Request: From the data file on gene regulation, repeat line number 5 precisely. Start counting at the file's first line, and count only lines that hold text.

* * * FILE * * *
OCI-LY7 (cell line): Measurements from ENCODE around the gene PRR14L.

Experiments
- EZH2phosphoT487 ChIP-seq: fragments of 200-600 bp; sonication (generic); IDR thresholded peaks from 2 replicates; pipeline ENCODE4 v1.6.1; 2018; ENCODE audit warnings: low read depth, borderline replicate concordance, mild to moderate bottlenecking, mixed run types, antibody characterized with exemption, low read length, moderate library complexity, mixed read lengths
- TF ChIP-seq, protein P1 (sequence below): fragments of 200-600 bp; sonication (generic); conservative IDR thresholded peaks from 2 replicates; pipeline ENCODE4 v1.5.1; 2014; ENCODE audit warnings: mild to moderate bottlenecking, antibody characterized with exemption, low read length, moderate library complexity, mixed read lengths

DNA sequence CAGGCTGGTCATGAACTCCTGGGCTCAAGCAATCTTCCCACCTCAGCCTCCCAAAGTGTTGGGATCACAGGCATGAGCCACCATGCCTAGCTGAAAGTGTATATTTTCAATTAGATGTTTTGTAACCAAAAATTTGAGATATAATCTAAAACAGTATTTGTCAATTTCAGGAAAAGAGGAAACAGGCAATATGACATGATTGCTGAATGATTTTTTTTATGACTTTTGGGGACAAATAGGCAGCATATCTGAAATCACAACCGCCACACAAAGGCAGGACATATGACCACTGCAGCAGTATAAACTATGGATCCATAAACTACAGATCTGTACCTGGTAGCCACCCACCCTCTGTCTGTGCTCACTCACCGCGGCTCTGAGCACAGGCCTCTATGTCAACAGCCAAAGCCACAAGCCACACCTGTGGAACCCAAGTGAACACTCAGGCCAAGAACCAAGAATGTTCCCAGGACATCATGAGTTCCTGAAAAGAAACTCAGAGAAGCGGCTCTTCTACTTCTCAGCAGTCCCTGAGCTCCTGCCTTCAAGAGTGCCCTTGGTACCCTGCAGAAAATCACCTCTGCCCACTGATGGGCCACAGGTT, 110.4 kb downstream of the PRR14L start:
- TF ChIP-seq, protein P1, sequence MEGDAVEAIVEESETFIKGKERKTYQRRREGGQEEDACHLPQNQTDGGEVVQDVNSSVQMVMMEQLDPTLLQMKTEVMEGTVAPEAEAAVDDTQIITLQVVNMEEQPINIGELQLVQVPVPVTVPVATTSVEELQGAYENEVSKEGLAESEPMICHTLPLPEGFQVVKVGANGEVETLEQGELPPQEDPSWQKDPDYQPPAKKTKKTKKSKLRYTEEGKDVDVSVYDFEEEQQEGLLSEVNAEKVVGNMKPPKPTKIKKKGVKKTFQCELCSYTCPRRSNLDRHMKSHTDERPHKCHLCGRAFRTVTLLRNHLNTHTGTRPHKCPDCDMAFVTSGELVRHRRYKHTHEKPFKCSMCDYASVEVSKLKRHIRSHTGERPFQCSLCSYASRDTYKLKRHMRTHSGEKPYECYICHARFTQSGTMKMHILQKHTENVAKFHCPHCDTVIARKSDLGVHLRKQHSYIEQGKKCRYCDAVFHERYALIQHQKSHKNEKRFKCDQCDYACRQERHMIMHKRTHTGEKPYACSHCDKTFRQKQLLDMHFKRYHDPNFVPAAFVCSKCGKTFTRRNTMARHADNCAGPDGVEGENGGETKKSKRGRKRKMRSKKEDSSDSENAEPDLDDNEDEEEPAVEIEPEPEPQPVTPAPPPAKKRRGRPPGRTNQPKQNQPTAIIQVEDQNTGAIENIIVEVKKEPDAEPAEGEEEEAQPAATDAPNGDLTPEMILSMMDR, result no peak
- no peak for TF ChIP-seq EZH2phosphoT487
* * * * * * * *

DNA sequence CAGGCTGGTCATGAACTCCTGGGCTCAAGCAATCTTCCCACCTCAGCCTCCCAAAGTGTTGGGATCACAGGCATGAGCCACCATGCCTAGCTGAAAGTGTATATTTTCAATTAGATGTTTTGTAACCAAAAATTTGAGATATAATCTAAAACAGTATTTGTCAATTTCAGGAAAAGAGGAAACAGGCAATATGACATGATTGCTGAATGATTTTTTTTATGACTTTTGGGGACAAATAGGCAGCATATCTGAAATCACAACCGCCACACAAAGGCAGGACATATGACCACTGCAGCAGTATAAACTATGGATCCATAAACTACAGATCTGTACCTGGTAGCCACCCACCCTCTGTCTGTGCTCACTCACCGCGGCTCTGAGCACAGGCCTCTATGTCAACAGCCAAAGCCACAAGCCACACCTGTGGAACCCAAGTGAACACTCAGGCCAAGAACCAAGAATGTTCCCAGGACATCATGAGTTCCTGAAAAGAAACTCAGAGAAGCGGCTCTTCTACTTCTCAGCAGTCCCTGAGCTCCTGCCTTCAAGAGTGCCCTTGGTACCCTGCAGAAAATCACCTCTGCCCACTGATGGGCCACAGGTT, 110.4 kb downstream of the PRR14L start: